Former public protector Thuli Madonsela has accused former Eskom CEO Brian Molefe of being a mischievous and blatant liar over his ties with the Gupta family, currently clouded by allegations of state capture.
Molefe last week had an opportunity to come clean to parliament’s portfolio committee on public enterprises when he gave testimony but, once again, declined to, said Madonsela. Molefe’s five-hour testimony to the committee – currently holding an inquiry into state capture at the power utility – saw him try to dissemble Madonsela’s 2016 State of Capture report, dismissing it as “just fresh air”.
But the former public protector would not have it. “Concerns that the report was rushed and is incomplete are fair. The report points that out itself,” Madonsela told The Citizen.
“That is why the prima facie evidence is prefaced with phrases such as ‘it appears’. But to say that this amounts to speculation is mischievous.”
In his testimony, Molefe admitted to being in phone contact with the family, but said this was only in relation to coal quality.
“It’s clear that that prefacing is courteous and seeks to avoid judging, but the evidence is then presented,” Madonsela said regarding her report.
“For example, the evidence that Molefe was in Saxonwold is based on triangulated cellphone signals and the Gupta security register.
“While still on lies, Mr Molefe should know the power of technology in strengthening forensic investigations. Cellphones and TV don’t lie. The evidence against him is on both phones and don’t lie. This includes lies told post-state capture investigation about the circumstances of his resignation, or retirement, from Eskom.” On live television, Molefe admitted to being in Saxonwold and then pointed to a “shebeen being there”, Madonsela pointed out.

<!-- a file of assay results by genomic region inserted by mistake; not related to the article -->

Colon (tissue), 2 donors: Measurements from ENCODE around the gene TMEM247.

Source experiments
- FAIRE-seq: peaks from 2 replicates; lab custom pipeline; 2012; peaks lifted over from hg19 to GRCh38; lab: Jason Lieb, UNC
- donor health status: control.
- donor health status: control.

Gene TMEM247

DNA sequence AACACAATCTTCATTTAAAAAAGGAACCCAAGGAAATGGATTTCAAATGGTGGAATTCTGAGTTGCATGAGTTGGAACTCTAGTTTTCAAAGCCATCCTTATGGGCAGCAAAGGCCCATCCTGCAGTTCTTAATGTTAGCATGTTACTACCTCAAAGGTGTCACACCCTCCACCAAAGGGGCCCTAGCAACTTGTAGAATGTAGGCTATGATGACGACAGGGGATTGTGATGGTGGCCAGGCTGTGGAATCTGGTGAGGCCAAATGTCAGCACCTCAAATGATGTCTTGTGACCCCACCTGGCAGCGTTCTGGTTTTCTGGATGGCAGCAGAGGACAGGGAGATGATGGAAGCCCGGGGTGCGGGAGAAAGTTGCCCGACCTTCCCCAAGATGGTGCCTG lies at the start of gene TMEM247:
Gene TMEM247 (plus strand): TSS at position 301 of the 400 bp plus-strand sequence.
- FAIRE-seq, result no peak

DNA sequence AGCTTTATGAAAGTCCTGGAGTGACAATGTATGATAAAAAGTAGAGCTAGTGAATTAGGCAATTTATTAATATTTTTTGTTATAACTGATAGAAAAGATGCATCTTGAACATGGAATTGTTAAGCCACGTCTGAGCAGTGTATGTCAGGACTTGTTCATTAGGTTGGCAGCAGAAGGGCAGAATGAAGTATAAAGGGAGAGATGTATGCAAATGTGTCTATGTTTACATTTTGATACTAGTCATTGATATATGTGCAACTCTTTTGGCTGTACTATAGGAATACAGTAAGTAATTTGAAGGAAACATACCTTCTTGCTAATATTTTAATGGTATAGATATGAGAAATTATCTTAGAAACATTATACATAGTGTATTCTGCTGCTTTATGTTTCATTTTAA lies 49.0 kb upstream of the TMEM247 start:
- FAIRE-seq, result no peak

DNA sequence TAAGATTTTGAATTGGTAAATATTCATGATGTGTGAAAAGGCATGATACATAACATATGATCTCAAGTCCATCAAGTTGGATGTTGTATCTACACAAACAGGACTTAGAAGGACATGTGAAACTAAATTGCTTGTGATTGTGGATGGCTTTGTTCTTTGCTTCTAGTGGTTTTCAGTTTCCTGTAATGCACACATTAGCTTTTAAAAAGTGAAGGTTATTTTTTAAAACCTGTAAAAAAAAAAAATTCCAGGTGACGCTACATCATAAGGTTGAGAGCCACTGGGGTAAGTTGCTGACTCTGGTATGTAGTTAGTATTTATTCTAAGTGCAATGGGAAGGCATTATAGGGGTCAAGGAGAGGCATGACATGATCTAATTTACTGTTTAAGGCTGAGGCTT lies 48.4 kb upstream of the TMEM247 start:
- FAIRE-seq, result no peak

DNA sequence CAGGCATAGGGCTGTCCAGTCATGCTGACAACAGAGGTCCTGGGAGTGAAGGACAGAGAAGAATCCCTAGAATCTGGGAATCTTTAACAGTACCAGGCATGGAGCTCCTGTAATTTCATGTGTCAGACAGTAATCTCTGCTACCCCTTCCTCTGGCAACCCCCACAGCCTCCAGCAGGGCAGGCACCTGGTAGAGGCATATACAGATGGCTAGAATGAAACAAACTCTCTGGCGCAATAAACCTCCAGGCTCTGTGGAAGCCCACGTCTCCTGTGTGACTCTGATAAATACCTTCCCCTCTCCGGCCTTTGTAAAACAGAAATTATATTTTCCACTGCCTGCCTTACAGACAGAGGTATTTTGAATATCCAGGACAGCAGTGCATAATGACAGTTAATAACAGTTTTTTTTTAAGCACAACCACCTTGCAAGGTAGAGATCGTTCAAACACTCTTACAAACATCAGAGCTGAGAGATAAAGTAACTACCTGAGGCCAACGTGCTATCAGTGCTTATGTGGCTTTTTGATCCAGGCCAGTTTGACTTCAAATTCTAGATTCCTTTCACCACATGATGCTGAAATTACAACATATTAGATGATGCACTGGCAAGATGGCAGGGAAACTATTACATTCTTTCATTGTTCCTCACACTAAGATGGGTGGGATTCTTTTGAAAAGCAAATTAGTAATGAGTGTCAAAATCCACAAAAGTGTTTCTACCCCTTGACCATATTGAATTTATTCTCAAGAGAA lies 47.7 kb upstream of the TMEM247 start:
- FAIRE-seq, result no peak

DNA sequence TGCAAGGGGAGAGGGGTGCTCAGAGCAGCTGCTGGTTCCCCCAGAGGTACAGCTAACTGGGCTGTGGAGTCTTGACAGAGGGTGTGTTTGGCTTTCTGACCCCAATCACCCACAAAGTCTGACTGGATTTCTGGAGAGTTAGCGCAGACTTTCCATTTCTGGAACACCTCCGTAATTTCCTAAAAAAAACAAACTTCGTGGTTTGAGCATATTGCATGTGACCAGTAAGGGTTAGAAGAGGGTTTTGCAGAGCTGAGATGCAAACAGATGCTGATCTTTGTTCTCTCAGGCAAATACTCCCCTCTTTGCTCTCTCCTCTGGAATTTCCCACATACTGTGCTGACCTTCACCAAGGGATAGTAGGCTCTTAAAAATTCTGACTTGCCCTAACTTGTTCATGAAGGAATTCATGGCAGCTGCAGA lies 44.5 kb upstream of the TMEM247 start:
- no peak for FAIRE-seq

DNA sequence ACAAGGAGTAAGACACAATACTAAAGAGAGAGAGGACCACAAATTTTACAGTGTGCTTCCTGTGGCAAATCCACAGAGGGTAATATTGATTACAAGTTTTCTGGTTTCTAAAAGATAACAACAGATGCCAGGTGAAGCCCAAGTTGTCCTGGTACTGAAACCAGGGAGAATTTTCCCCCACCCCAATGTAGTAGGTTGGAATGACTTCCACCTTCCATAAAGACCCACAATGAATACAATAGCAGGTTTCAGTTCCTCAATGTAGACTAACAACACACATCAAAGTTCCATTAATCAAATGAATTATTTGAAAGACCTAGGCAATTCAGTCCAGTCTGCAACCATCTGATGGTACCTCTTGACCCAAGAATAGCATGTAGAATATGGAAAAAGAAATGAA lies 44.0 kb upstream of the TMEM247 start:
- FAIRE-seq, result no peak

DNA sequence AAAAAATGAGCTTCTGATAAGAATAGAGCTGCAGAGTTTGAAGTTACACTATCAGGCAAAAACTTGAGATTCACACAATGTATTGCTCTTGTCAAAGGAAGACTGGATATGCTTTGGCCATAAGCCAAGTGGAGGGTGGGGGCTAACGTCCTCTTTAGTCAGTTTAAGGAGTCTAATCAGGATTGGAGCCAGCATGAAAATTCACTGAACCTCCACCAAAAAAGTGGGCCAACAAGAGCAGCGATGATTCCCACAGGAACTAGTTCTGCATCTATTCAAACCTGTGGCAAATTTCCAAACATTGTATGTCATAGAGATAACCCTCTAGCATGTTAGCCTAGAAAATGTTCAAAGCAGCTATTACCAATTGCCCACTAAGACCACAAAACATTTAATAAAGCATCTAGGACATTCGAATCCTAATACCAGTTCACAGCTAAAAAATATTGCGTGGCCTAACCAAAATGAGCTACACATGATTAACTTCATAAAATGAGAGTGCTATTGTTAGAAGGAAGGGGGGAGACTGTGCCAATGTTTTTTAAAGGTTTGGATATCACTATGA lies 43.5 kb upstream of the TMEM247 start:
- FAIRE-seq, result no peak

He then said “because of possible trouble with his wife he was not going to say if he went to the shebeen”. That was meant to leave a distinct impression in the public that he only went to the shebeen.
“He had a duty and opportunity during that media briefing to say if he did visit the Guptas, but chose to tell an opaque lie.” Molefe told the public, “he was not given an opportunity to state his side of the story”, she added.
“That would have followed later and since not we did not conclusively find him guilty, but recorded what we had. This is not anomalous. It happens in public hearings all the time … to record the evidence against a person before theirs is heard.”
In her report, Madonsela requested a judicial inquiry into state capture, but this had been delayed due to a court challenge, by President Jacob Zuma. Molefe was right that a commission of inquiry has taken far too long “with damaging impact on those that are truly innocent but currently implicated”, Madonsela said.
“For that, he should blame President Zuma not me.”
The parliamentary inquiry resumes this week.